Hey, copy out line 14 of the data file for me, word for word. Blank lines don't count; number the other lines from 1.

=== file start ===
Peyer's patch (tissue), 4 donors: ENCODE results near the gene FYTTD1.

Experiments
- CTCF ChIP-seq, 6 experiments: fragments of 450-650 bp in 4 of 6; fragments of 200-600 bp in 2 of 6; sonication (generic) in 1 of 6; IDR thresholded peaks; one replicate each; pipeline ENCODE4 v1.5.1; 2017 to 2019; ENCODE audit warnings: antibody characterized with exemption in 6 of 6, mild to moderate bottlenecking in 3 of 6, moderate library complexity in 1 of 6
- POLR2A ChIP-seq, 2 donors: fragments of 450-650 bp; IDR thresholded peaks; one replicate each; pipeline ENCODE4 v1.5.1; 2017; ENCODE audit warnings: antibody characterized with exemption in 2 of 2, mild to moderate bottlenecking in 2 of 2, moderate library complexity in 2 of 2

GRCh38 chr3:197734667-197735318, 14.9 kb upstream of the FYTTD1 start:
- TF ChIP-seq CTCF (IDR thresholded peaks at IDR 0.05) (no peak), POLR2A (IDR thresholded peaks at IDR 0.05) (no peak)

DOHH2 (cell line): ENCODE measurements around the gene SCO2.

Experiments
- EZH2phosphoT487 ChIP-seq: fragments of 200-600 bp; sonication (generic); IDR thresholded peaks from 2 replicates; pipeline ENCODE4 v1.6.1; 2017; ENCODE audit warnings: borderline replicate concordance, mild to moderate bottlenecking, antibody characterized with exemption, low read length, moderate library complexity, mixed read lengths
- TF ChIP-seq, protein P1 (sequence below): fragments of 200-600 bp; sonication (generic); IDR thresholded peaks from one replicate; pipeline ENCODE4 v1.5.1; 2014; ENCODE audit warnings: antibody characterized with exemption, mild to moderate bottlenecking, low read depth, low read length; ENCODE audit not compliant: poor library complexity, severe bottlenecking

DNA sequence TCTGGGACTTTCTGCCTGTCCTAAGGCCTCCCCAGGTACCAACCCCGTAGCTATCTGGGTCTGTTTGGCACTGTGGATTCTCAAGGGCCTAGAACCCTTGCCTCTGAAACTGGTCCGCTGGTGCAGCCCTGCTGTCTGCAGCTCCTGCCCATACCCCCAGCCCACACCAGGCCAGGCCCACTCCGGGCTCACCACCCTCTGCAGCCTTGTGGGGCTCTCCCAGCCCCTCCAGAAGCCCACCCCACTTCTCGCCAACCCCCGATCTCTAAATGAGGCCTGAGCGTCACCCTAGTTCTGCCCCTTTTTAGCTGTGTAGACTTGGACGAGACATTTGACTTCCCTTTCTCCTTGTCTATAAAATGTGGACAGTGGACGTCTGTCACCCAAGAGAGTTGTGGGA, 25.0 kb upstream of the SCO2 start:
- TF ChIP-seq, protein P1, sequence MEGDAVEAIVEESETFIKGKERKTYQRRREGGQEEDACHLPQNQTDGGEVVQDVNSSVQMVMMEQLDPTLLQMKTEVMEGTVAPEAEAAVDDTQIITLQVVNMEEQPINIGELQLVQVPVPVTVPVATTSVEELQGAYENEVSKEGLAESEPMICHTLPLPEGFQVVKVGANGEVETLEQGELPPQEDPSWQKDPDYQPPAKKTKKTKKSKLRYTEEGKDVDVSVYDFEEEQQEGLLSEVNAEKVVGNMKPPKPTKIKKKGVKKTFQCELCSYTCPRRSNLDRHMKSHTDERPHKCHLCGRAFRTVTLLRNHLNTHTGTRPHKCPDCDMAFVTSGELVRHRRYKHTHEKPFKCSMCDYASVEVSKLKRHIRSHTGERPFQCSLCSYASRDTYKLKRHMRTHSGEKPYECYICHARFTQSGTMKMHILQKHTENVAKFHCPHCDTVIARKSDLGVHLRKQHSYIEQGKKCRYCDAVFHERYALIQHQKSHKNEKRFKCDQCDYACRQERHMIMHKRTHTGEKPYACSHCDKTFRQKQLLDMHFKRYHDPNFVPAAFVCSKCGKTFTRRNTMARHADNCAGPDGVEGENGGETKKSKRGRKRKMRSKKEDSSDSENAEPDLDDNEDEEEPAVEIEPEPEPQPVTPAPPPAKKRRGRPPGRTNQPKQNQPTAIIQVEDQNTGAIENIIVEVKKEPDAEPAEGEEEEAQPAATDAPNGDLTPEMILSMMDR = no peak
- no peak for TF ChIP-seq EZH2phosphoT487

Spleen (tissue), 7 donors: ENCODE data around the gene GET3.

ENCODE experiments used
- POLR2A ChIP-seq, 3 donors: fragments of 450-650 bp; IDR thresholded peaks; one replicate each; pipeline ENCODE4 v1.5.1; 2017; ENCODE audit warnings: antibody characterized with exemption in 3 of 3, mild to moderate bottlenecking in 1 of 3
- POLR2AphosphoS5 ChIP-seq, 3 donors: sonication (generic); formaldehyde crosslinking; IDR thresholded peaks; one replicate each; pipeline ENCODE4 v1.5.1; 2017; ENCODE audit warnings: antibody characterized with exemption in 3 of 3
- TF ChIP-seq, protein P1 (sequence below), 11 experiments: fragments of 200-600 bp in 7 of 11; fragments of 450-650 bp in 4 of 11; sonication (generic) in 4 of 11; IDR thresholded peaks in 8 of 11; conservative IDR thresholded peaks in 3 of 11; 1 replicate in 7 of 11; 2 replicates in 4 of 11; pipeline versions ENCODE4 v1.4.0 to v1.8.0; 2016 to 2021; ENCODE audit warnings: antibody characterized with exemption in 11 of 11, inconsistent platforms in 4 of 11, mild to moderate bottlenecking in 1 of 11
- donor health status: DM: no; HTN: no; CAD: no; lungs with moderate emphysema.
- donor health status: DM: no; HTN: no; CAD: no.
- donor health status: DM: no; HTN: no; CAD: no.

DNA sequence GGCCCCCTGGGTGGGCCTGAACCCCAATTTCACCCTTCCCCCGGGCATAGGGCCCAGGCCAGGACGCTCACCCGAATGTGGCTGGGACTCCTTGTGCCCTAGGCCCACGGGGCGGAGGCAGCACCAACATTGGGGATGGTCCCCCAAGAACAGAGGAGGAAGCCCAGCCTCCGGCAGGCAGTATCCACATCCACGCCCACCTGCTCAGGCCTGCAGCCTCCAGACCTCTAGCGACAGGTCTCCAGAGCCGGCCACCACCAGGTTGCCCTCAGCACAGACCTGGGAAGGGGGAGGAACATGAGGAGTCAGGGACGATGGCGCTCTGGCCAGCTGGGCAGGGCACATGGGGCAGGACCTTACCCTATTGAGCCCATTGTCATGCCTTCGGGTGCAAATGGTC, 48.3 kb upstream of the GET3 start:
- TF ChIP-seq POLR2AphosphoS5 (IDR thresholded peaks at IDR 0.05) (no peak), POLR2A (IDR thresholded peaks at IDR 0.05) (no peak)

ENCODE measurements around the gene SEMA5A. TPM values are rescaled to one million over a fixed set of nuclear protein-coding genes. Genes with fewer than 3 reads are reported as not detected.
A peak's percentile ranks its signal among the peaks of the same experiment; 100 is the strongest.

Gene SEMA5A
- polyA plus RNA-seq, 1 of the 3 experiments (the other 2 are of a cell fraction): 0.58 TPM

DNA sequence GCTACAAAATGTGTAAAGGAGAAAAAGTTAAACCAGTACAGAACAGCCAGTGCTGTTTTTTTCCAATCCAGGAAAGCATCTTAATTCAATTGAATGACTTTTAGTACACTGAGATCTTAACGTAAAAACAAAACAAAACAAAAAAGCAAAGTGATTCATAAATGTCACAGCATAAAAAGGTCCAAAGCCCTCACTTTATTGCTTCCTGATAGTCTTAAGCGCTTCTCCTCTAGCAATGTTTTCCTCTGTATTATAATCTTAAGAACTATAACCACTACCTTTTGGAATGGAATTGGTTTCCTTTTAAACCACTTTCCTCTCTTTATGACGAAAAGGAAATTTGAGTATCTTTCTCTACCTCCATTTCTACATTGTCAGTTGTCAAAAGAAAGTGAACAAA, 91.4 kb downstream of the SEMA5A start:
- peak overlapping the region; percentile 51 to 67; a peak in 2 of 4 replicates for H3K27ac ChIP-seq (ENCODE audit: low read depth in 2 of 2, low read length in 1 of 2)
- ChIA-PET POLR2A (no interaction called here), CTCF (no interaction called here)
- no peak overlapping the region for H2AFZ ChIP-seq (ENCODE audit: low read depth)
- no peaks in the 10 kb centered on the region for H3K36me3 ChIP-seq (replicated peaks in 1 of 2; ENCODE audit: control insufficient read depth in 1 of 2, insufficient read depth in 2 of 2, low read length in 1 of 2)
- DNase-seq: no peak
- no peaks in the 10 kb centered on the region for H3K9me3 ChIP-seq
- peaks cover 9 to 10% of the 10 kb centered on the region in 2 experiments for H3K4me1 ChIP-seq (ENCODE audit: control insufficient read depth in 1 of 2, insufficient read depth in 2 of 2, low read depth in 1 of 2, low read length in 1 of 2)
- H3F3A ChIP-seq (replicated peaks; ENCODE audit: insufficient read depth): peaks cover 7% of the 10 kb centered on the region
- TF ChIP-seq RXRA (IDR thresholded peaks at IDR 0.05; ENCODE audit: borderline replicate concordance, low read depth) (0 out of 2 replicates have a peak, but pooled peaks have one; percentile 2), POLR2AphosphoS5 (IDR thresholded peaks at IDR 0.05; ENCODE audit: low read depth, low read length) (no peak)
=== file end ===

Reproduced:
Spleen (tissue), 7 donors: ENCODE data around the gene GET3.